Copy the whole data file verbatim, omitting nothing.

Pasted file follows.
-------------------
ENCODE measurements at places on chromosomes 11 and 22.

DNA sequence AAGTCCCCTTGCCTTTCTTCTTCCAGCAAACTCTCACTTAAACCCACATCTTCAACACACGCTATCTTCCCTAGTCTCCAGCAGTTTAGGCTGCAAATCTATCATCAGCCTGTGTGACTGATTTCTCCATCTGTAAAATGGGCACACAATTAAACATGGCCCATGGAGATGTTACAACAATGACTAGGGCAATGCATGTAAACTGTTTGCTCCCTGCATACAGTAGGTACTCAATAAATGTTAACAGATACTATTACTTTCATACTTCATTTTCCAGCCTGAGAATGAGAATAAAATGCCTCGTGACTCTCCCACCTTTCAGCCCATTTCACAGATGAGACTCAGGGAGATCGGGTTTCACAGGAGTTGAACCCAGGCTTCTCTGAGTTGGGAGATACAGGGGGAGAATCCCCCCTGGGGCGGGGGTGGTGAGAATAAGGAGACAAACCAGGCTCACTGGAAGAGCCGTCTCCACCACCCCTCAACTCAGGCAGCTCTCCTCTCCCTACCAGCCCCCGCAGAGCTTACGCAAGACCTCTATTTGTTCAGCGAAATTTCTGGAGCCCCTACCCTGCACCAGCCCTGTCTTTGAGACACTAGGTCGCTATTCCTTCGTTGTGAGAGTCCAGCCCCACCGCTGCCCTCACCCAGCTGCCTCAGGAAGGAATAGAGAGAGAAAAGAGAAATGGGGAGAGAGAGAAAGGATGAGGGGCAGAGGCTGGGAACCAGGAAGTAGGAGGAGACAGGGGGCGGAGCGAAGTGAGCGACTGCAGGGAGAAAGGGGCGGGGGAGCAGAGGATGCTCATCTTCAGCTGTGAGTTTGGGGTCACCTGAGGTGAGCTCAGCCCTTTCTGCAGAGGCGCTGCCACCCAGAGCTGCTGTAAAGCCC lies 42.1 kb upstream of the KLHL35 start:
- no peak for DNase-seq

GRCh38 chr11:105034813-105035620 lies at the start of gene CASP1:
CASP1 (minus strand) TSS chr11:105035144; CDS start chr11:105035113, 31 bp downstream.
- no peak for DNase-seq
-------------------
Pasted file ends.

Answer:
ENCODE measurements at places on chromosomes 11 and 22.

DNA sequence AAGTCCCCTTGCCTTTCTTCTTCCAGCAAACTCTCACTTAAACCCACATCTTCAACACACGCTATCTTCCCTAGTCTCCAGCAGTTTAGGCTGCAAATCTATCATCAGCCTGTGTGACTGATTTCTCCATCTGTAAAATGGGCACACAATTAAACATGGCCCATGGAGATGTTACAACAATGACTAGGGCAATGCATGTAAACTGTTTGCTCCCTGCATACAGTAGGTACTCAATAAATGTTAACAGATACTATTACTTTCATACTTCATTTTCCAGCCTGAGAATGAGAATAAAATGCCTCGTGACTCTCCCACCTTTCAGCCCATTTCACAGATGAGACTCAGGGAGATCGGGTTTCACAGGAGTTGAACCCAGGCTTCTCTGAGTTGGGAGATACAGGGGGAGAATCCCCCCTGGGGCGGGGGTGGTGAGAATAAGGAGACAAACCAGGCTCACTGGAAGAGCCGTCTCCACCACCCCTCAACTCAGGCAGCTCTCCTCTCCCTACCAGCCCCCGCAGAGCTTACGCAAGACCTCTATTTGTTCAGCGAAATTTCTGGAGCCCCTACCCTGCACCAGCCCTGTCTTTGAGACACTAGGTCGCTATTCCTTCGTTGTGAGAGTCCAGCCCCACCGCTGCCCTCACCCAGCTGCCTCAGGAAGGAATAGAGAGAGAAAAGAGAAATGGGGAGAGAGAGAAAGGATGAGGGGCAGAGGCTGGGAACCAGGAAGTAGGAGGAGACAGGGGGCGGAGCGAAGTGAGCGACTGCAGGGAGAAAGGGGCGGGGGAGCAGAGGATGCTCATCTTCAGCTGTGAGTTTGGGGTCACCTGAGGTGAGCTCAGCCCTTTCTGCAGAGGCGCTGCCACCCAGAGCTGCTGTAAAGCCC lies 42.1 kb upstream of the KLHL35 start:
- no peak for DNase-seq

GRCh38 chr11:105034813-105035620 lies at the start of gene CASP1:
CASP1 (minus strand) TSS chr11:105035144; CDS start chr11:105035113, 31 bp downstream.
- no peak for DNase-seq